We searched 12 databases (Medline, Google Scholar, Scopus, Cochrane Library, Web of Science, OCLC, PAIS International Database, WHO Global Health Library, CINAHL, Science.gov, NYAM Grey Literature Report, and POPLINE) for original research published between January 1995 and April 2009. Both peer-reviewed publications and items of "grey" literature were retrieved; no language restriction was applied. We calculated the median (minimum, maximum) reported rate for each harm considered. Because of limitations and heterogeneity in the data, no formal meta-analysis was performed.

Results

The search identified 32 articles that reported safety data from 24 cryotherapy and LEEP studies. The combined sample consisted of 6,902 women treated by cryotherapy and 4,524 women treated by LEEP. Most studies were conducted in reference or research settings in Asia and Africa. Short-term harms of cryotherapy and LEEP appeared to be similar to those described in the literature from high-income countries. Information was sparse on HIV-related harms and long-term reproductive outcomes of treatment.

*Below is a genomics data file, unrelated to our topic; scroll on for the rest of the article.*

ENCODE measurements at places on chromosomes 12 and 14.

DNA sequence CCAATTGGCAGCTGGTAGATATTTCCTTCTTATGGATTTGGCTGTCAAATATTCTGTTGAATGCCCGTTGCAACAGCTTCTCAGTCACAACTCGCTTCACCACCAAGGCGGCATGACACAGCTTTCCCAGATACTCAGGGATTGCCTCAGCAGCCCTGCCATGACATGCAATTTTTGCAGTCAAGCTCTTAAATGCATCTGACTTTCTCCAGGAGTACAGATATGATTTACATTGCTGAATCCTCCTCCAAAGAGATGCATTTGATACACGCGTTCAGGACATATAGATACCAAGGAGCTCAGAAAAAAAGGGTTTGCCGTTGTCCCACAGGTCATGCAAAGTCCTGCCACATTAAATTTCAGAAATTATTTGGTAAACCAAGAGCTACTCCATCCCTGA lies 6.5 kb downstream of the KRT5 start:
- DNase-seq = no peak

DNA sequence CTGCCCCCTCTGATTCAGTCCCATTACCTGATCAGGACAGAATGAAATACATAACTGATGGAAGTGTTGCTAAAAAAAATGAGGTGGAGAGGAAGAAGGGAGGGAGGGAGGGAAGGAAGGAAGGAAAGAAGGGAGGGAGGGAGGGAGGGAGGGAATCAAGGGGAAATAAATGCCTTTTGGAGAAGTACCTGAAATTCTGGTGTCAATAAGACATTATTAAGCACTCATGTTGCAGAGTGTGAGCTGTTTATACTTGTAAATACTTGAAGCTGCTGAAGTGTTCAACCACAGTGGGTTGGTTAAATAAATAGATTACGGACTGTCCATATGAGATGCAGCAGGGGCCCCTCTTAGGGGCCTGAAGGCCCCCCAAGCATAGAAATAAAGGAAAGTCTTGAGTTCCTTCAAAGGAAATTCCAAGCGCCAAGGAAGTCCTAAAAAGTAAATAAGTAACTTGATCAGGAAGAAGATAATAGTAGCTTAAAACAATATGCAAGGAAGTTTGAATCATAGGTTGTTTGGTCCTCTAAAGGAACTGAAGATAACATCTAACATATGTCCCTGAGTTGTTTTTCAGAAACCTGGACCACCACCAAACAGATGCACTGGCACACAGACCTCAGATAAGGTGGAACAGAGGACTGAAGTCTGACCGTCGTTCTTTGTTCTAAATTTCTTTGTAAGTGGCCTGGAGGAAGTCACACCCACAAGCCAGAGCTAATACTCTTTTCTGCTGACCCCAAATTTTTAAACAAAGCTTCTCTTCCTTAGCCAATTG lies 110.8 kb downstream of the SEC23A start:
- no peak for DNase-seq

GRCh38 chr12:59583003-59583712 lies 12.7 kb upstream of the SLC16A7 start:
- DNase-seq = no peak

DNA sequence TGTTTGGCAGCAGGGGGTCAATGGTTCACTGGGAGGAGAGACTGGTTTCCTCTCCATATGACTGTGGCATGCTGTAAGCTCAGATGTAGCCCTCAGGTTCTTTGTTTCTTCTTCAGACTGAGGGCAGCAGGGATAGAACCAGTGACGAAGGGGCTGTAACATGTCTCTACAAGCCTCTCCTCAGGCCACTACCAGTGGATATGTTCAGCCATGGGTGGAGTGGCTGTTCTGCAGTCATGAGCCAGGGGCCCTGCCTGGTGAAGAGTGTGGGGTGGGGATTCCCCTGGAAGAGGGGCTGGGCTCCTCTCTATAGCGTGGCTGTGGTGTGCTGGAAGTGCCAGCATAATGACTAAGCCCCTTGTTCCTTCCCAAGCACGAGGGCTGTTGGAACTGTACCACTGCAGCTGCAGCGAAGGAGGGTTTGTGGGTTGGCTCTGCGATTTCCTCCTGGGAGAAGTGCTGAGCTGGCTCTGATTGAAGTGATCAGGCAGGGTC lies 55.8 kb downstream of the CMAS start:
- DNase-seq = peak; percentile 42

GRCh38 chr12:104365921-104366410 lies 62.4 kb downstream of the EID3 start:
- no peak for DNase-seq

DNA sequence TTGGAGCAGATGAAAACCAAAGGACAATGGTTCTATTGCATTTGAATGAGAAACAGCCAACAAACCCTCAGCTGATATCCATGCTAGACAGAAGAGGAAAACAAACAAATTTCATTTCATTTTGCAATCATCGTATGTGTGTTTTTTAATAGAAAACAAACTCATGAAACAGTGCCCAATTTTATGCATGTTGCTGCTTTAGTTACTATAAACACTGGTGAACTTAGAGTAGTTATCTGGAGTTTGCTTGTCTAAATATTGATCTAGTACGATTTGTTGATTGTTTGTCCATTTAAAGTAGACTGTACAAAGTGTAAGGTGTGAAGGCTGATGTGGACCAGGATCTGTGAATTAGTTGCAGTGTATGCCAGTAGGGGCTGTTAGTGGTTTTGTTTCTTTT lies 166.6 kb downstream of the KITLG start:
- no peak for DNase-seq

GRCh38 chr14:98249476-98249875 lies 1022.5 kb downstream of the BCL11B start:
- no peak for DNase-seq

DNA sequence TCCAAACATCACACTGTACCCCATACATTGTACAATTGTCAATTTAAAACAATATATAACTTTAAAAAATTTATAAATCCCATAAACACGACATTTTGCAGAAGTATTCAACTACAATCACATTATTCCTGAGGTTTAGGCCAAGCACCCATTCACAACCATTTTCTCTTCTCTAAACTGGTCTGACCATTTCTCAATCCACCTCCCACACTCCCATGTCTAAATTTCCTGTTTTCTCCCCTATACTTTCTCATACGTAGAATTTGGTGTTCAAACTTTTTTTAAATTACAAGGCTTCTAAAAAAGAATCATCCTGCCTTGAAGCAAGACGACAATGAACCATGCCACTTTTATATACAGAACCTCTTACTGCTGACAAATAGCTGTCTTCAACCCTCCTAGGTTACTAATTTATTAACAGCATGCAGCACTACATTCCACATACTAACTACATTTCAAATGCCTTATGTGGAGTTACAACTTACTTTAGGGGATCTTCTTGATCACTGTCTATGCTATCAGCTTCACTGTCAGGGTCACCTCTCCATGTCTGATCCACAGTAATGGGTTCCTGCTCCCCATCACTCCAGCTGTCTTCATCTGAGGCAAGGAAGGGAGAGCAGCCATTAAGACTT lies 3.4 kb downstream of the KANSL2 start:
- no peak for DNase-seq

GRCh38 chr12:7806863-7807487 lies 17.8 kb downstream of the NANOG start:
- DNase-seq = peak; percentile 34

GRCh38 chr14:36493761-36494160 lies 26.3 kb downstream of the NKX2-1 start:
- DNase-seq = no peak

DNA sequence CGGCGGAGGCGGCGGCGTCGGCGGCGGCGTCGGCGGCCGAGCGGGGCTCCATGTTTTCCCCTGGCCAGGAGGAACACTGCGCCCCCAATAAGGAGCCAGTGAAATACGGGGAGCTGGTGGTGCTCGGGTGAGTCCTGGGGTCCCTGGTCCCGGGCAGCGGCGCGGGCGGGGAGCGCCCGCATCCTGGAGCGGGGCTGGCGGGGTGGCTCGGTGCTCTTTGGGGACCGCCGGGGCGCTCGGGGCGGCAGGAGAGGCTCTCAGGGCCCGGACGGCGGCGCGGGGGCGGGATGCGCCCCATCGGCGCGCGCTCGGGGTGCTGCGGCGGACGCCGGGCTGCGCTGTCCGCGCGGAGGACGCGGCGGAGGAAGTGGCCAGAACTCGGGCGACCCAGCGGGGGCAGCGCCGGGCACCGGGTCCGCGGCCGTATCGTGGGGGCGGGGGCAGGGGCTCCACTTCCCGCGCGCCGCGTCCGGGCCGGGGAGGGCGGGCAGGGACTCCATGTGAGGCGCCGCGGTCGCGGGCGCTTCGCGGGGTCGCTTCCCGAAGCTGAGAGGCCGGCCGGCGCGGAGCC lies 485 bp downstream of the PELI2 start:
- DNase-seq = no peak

Conclusions

When performed in resource-limited settings by qualified providers, cryotherapy and LEEP are not associated with excess harm. However, available data are insufficient to propose fully evidence-based protocols for routine screening of HIV-infected women and women of reproductive age.

Background

In resource-limited countries where cervical cancer is typically the most common cause of premature death among middle-aged women, an estimated 230,000 women die each year from invasive cervical cancer (ICC) [1,2]. In many parts of the developing world, age-standardized incidence rates of ICC are ≥ 4-fold higher than in North America and Western Europe, reaching values in excess of 30-to-50 per 100,000 women in large areas of sub-Saharan Africa, Latin America, the Caribbean, South Asia and Oceania [1].